Rubens produced the centrepiece of the painting while in England, taking it home with him when he left, almost as a souvenir of his visit. In 1635 the painting in its now completed and enlarged form was acquired by King Charles I and formed part of the collection at Windsor Castle.
The painting has St George front and central, standing over the defeated dragon. When first painted, St George and the woman he addresses would have dominated the canvas, but Rubens added to the edges of the painting in the years before it returned to England. Indeed, the joins in the canvas can be spotted by the naked eye.
The final painting is an elaborate scene fitting of the baroque style Rubens was known for. The flag of St. George is held by a mounted horseman and widows mourn husbands killed by the dragon, all while two angels swoop gracefully overhead.
Although the image of St. George is too alike King Charles I to probably be coincidence, the woman he is with is not a likeness of the King’s wife, Queen Henrietta Mary. For all its grandeur of symbolic imagery the painting is more a homage to the country than the King. While in London Rubens stayed at York House in London and this painting could well be his view of the river Thames from this residence.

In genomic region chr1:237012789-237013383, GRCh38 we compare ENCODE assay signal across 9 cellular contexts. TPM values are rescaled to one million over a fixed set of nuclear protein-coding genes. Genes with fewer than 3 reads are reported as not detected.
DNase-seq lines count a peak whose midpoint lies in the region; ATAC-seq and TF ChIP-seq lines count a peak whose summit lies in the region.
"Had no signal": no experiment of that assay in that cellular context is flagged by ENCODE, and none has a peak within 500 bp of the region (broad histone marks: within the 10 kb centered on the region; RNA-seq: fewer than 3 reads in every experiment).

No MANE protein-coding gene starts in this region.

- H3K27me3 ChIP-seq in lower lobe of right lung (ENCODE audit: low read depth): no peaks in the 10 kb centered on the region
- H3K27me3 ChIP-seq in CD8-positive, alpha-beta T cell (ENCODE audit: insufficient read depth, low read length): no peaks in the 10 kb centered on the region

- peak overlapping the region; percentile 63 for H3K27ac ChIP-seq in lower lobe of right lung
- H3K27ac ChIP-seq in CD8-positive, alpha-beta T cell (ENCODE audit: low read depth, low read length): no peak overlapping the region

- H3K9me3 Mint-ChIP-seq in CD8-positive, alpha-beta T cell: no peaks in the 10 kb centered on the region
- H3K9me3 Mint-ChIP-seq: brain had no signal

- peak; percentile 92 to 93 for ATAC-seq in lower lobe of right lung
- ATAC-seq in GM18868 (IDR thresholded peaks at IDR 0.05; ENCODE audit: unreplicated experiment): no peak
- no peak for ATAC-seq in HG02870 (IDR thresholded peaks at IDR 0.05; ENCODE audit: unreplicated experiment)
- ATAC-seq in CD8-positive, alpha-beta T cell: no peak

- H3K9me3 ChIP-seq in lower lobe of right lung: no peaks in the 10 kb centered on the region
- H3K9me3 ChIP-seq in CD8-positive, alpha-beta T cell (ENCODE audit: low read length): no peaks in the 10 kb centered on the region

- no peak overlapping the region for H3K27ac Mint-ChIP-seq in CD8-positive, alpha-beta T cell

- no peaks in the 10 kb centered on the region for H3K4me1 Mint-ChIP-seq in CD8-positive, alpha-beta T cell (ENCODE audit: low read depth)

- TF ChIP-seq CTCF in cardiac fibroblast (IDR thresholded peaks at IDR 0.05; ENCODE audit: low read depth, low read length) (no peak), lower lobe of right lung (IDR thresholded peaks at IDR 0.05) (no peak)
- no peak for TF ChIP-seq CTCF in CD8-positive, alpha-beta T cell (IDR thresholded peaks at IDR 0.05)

It was not the first occasion Rubens had incorporated St George in a painting. Around 1605 Rubens painted St George and the Dragon in a more symbolic portrayal, including a girl holding a lamb representing the purity of the church.
Rubens was one of the most influential painters of baroque art, using colour and grandeur to present images in all their dramatic glory. He was inspired by Italian masters such as Caraveggio, Titian and Veronese. Yet his own legacy was to influence many of his peers and artists across the years. Manet, Van Gogh, Picasso and Rembrandt have all been influenced by Rubens work, as have the landscapes of Constable and Gainsborough.
Peter Paul Rubens was a diplomat whose exceptional artistic talent was recognised and trusted at the royal courts of Europe. In Landscape with St George and the Dragon though, he simply seemed to want a painting of a place for which he had grown fond.